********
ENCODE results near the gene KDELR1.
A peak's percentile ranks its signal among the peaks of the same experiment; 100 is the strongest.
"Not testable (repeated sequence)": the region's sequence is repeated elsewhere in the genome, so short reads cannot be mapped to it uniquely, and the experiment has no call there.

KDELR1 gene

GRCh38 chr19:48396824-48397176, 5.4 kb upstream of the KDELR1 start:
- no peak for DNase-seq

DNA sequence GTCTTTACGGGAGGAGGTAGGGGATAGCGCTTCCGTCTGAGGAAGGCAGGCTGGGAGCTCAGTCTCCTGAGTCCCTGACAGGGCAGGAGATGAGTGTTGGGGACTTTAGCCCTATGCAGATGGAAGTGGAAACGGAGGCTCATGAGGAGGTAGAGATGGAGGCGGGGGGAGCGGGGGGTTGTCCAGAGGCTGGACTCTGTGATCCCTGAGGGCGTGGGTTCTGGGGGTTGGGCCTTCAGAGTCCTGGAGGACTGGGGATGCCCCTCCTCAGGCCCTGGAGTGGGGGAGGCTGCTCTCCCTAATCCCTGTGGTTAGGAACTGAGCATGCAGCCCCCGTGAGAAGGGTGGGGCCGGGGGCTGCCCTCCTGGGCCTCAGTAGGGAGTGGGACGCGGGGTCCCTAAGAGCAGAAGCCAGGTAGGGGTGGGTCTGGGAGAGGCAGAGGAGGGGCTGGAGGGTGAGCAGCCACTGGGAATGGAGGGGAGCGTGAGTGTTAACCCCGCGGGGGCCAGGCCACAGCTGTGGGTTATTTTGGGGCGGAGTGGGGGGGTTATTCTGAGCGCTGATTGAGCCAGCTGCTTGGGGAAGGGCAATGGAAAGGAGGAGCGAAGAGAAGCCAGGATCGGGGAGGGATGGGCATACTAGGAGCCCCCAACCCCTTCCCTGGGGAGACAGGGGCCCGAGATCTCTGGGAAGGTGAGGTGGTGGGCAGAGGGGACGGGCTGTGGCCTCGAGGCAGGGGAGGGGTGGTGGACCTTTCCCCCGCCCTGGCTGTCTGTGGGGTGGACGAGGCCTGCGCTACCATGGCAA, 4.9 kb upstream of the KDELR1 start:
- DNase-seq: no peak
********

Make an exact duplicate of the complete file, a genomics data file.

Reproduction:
ENCODE results near the gene KDELR1.
A peak's percentile ranks its signal among the peaks of the same experiment; 100 is the strongest.
"Not testable (repeated sequence)": the region's sequence is repeated elsewhere in the genome, so short reads cannot be mapped to it uniquely, and the experiment has no call there.

KDELR1 gene

GRCh38 chr19:48396824-48397176, 5.4 kb upstream of the KDELR1 start:
- no peak for DNase-seq

DNA sequence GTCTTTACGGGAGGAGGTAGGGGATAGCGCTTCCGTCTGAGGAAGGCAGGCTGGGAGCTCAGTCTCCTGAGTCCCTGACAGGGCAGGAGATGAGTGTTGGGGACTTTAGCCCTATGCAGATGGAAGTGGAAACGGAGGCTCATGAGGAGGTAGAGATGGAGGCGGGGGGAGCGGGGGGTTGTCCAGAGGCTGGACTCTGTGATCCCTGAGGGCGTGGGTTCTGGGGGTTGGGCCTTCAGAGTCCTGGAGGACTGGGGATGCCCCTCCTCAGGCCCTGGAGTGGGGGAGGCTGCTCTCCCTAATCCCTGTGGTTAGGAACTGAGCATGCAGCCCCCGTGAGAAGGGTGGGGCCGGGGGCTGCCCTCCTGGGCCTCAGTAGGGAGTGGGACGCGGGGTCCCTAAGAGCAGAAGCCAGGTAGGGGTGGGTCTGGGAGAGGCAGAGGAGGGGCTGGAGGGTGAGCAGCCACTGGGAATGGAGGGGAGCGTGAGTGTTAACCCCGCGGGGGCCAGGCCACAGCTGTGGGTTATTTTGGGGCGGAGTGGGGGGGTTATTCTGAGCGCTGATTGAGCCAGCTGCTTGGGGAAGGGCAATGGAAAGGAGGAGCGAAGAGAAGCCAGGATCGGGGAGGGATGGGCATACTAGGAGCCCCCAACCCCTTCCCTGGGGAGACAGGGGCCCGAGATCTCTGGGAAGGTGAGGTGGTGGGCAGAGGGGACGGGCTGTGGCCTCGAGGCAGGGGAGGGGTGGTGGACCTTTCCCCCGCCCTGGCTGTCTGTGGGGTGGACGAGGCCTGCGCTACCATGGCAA, 4.9 kb upstream of the KDELR1 start:
- DNase-seq: no peak